OPINION: A reading list tells its own tale

Lisa Harker, chair of the Daycare Trust

It's end of term at Westminster and as our politicians head for their holiday destinations, an inordinate amount of attention is paid to their summer reading material.

Traditionally, politicians of stature are willing to make known their intended poolside reading. It's a way of demonstrating their intellect and up-to-the-minuteness or revealing their current fascinations.

I've no doubt that some lists are - how shall I put it - more a statement of ambition than fact. Or at least, reading lists may be edited to send out the right kinds of signals. I bet there are plenty of copies of Harry Potter and the Order of the Phoenix being slipped into politicians' suitcases this summer, but Master Potter is eerily absent from most of the book lists.

Despite the posturing, it's worth taking a look at the books that politicians claim to read. The summer holidays are the longest period of uninterrupted time that politicians have during the year to stop and think. So the books that accompany policy-makers on their holiday can turn out to be pretty influential in shaping their ideas. A book gift for a Minister at this time of year might turn out to be a good investment.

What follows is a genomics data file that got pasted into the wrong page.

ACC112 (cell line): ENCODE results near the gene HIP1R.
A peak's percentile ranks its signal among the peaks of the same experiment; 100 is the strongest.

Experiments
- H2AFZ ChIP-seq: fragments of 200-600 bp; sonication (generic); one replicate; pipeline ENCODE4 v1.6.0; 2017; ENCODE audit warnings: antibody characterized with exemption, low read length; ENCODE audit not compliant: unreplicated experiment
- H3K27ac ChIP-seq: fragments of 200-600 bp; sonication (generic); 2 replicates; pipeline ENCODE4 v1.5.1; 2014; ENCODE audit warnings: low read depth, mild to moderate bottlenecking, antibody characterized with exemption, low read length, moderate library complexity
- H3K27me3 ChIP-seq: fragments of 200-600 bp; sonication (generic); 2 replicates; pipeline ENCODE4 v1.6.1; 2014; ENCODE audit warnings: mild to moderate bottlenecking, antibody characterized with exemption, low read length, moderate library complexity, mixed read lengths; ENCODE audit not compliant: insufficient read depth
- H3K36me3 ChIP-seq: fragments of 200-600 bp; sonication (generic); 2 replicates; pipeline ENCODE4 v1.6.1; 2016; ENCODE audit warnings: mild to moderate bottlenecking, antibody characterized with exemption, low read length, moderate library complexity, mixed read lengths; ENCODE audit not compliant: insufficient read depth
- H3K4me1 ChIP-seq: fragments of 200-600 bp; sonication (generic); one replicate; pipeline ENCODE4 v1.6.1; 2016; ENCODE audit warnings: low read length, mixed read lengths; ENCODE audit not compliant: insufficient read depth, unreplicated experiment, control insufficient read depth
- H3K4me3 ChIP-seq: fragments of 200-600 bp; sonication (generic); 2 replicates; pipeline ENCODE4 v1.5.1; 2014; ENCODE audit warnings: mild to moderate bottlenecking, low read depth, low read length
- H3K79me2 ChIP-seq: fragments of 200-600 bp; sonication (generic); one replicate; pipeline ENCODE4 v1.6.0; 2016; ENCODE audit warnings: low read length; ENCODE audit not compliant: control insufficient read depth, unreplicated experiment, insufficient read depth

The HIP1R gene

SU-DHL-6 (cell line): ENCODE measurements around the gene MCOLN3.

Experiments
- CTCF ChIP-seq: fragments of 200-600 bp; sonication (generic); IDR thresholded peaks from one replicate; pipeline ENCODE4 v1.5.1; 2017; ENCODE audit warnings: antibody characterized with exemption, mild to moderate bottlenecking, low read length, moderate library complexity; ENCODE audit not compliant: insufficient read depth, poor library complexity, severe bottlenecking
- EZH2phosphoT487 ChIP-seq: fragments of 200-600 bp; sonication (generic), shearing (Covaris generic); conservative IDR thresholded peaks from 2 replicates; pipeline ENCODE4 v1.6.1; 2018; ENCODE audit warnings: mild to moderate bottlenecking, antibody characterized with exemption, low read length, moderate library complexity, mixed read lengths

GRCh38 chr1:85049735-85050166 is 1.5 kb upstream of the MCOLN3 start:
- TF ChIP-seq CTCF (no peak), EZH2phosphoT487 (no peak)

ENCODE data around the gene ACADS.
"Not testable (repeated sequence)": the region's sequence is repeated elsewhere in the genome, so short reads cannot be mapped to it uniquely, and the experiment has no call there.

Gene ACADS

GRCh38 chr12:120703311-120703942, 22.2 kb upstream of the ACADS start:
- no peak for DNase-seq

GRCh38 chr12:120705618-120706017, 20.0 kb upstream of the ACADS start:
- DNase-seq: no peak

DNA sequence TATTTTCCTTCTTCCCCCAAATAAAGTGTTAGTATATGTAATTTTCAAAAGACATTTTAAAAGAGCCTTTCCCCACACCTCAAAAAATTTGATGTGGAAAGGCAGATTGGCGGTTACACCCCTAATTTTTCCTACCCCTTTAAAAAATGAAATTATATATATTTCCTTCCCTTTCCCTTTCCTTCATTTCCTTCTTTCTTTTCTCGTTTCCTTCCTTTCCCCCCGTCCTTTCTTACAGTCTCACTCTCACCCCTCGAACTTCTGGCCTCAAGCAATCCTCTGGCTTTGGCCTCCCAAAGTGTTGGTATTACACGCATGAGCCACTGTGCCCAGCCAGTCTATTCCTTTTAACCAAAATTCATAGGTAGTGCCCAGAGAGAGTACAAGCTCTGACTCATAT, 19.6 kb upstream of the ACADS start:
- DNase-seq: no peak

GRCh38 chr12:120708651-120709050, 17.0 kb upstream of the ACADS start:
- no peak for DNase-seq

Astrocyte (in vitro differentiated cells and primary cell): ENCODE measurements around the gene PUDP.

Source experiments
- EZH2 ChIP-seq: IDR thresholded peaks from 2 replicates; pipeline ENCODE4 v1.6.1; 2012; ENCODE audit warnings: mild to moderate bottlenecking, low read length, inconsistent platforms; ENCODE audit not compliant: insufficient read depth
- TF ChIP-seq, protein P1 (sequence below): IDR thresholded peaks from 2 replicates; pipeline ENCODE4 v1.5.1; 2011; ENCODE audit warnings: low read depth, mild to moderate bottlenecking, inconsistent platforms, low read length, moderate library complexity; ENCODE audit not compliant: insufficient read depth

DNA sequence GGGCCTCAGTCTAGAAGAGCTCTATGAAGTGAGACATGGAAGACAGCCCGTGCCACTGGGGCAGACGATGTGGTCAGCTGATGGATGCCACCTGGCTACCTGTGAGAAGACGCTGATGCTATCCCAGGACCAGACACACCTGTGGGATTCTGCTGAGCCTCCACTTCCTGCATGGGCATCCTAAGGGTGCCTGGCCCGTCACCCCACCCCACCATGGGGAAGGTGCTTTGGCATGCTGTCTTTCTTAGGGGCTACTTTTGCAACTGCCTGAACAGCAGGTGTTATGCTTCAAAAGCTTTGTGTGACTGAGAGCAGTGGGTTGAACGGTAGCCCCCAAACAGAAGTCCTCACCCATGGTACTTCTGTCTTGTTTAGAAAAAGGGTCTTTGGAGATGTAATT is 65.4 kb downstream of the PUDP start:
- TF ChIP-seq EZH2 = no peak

Time and again the same kinds of books crop up on policy-makers' reading lists: political philosophy, biography and chronicles of significant events in history. This year there is the prospect of reading some of the new analysis of recent world events, polemics on the implications of US hegemony, or reflections on the likely impact of the advancing frontiers of genetic research.

It's unlikely that we would find a book about the future of the voluntary sector tucked into any policy-maker's suitcase. More's the pity. At a time when the sector is being invited to play a bigger role in society but lacks a clear focus, we sorely need some reflection on where we're going.

But we are hardly awash with books that offer insight into the contribution that the voluntary sector might make to civil society in coming years.

There is certainly a gap in the market. Perhaps one that ought to be filled in time for the Christmas reading lists?

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